There’s a lot of stupendous mayhem in this second outing for the Guardians Of The Galaxy – and you’ll hold to those precious moments through the hard times.
For while the sophomore adventure of those impish guns-for-hire, has Marvel on the tin (and Stan Lee in the B-roll) the film has Disney at its heart.
Evidence for the mouse-ification of the bickering rogues comes upfront in the title sequence (the best thing in the film). Baby Groot dances Christopher Walken style to Mr Blue Sky, oblivious to the carnage around him as the gang try to bring down a resilient, thick-skinned octo-dragon-shark type thing.
As Groot skips, sidles and slides, he avoids danger with the naive aptitude of a cartoon child in a sawmill. Those big eyes, those natty steps, that wispy baby voice – this is Bambi-meets-kindling. Too cute.
The second evidence of Disney’s malign influence is OK, we’ll come to that later.
First of all, a catch-up. Much has happened off-screen since 2014 and the first film that saw Peter Quill (Chris Pratt), Gamora (Zoe Saldana), Drax (Dave Bautista), Rocket (voiced by Bradley Cooper) and Groot came together to put a laugh-out-loud twist on the usually earnest Marvel canon.
The biggest thing in the meantime was probably Deadpool. What GOTG wanted to do – break free and let rip – that’s what Deadpool did.
Ryan Reynolds landed that gig and Chris Pratt drifts through Vol 2 giving the impression he knows he’s missed out and he’s sore.
Pratt is not helped by a story that suffers from the Superman flaw – he’s not too good to be true as such, but too good to be interesting.
He was pitched as a funky rascal but now he’s become the archetypal hero, coming to terms with his true parentage (Kurt Russell has something to offer on this subject) and the awesome responsibility of his special destiny (There are more than occasional nods to Star Wars).
That puts the off-colour comedy firmly in the hands of Rocket and, especially, Drax, who has the best one liners as he negs pretty Mantis (Pom Klemenentieff) relentlessly and with great glee.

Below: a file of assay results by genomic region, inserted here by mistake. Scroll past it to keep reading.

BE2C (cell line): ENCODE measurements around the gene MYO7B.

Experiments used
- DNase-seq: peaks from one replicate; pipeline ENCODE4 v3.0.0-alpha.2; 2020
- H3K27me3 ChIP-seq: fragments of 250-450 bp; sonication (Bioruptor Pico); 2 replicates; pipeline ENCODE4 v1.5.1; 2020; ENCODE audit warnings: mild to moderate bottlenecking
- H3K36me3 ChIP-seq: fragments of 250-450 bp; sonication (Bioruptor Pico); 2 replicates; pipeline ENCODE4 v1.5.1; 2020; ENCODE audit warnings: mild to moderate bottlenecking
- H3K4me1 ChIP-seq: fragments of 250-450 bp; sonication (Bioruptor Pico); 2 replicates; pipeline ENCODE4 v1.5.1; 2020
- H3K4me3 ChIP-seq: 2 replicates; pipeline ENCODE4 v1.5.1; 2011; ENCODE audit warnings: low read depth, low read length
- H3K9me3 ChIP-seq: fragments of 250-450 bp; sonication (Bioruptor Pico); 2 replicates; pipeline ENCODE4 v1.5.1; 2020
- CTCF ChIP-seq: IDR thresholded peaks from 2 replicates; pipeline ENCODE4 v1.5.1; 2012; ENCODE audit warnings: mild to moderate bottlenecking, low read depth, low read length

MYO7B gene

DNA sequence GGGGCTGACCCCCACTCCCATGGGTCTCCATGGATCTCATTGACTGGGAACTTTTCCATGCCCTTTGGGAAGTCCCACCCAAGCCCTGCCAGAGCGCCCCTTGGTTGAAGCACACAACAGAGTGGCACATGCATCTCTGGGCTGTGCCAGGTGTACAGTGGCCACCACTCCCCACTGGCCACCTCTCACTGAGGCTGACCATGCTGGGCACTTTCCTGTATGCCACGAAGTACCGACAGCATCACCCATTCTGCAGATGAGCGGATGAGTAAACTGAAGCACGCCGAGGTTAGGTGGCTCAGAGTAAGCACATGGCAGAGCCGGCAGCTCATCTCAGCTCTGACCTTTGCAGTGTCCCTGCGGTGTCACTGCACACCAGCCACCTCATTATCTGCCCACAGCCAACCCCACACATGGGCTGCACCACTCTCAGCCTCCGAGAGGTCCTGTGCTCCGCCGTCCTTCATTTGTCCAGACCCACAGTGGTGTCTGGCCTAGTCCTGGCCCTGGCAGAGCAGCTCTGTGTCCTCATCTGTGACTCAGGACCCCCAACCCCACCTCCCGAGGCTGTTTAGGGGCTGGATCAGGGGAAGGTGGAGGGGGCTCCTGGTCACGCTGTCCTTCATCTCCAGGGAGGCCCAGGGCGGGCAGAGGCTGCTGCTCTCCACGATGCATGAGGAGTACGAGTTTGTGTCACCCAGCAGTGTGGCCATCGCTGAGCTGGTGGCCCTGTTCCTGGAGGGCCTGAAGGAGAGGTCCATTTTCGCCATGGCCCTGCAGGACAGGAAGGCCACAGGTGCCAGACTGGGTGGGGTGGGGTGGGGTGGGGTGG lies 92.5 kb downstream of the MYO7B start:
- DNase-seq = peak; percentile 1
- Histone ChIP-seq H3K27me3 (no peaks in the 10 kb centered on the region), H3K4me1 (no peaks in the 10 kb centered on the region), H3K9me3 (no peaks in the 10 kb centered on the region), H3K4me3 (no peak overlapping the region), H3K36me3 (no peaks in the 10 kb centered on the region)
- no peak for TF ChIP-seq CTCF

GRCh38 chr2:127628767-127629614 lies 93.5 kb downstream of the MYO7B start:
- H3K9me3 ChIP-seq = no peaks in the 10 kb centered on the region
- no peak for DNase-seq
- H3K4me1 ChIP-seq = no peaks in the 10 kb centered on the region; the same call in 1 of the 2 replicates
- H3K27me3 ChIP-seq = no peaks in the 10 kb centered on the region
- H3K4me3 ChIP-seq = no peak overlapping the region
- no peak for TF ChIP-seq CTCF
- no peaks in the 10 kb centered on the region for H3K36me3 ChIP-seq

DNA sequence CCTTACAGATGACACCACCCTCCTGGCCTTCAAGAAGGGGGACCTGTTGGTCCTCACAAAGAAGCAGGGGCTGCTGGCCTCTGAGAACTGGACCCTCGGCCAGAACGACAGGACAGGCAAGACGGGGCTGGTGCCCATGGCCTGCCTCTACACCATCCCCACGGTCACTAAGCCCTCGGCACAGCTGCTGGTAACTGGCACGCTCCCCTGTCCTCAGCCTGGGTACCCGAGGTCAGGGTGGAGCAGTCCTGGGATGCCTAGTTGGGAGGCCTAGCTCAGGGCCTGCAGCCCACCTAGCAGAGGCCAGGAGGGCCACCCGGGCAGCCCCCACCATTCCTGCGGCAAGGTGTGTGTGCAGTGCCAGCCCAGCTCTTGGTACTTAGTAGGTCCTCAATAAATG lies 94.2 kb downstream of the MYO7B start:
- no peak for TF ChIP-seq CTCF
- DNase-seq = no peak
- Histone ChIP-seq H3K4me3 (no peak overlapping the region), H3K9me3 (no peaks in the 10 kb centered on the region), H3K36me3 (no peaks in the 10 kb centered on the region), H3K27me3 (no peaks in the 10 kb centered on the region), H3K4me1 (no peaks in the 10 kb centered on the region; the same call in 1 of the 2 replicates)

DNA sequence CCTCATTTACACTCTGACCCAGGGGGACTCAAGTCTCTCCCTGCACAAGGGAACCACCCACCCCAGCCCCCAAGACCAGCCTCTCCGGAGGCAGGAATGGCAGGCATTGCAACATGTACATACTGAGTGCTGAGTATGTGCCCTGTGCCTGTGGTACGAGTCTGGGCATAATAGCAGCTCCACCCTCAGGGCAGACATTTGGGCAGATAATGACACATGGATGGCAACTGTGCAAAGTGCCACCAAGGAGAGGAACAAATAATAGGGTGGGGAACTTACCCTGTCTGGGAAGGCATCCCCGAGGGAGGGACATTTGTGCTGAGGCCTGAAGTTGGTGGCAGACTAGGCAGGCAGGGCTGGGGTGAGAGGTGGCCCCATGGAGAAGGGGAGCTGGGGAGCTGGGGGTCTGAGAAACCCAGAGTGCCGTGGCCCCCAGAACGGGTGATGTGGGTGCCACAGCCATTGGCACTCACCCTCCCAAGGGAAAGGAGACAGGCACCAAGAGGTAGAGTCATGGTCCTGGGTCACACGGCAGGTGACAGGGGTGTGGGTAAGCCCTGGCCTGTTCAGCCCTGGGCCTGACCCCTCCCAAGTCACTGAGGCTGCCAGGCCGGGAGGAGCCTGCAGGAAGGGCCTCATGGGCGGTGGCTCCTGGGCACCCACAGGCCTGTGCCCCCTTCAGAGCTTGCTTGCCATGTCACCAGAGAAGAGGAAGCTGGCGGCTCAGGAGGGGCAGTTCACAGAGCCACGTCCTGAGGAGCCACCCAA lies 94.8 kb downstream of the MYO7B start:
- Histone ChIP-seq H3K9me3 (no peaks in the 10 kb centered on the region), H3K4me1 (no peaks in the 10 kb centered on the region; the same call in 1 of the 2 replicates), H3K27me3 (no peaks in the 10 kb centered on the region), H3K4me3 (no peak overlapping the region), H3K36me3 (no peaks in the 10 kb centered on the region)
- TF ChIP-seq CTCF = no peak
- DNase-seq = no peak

So while Quill grapples with his quirky genealogy on the planet Ego (the clue’s in the name, people) the big-bucks space fun is to be had with the battle to retrieve some of Rocket’s loot by Quill’s whistling step-dad Yondu (Michael Rooker) and his pizza-faced pirates, who are not above a spot of mutiny.
And here’s where you see the money.
For director James Gunn has compiled some of the most colourful and inventive CGI since Avatar.
Indeed, on the hand-made planet of Ego, with Quill traversing a picture perfect landscape to the sounds of My Sweet Lord, the film takes on the trippy visual poetry of Yellow Submarine.
The space sequences are thumping, epic and big-screen-worthy and just when you’re settling down to a nourishing blend of improbable violence and mindless chaos along comes Disney with a Dear Diary moment.
Turns out that inside every bad guy is a child that never got hugged. Every marauding psychopath robot killing machine (eg, Karen Gillan’s nutty Nebula) just needs to locate their hurt and share.
The film settles into the pattern. Set-piece, epiphany, set-piece, epiphany till you’re ticking off the baddies hoping we’re done. The sentimentality undermines what is otherwise a splendidly spectacular and deliciously pompous space romp.
GOTG Vol 3 is coming soon (the fleeting presence of Sly Stallone indicates as much) and, note to Gunn, the Guardians should be The Lannisters, not The Brady Bunch.